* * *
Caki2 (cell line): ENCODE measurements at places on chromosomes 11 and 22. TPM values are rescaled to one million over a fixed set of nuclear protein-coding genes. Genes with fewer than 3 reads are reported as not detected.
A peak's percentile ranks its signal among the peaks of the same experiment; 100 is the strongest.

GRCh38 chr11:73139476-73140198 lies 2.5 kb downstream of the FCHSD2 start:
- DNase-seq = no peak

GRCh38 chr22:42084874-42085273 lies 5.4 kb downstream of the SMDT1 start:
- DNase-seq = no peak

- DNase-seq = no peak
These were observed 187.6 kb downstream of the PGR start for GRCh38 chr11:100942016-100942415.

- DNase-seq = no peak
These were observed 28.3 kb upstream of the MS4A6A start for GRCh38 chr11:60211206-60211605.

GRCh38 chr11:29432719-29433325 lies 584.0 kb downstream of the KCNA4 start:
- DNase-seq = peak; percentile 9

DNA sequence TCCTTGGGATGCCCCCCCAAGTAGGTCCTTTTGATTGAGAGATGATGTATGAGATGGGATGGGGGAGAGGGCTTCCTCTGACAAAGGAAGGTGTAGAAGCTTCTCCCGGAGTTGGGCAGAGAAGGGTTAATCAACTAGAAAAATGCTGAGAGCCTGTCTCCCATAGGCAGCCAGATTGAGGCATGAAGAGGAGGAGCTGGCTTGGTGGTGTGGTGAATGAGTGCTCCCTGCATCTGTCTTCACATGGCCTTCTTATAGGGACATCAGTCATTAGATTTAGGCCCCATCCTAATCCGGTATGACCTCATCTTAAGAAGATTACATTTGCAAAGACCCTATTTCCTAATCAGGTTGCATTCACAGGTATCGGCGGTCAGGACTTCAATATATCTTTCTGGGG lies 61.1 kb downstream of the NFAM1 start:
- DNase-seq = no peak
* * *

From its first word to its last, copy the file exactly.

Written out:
Caki2 (cell line): ENCODE measurements at places on chromosomes 11 and 22. TPM values are rescaled to one million over a fixed set of nuclear protein-coding genes. Genes with fewer than 3 reads are reported as not detected.
A peak's percentile ranks its signal among the peaks of the same experiment; 100 is the strongest.

GRCh38 chr11:73139476-73140198 lies 2.5 kb downstream of the FCHSD2 start:
- DNase-seq = no peak

GRCh38 chr22:42084874-42085273 lies 5.4 kb downstream of the SMDT1 start:
- DNase-seq = no peak

- DNase-seq = no peak
These were observed 187.6 kb downstream of the PGR start for GRCh38 chr11:100942016-100942415.

- DNase-seq = no peak
These were observed 28.3 kb upstream of the MS4A6A start for GRCh38 chr11:60211206-60211605.

GRCh38 chr11:29432719-29433325 lies 584.0 kb downstream of the KCNA4 start:
- DNase-seq = peak; percentile 9

DNA sequence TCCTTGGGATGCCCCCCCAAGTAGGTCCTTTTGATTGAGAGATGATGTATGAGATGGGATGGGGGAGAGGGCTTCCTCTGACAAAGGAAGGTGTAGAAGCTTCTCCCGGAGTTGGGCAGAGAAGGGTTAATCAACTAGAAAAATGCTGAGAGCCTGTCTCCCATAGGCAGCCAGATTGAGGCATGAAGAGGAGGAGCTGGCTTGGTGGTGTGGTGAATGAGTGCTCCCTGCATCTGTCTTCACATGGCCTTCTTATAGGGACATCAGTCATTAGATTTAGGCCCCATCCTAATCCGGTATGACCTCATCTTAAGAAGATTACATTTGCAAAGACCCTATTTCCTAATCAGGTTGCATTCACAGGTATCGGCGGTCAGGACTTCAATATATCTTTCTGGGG lies 61.1 kb downstream of the NFAM1 start:
- DNase-seq = no peak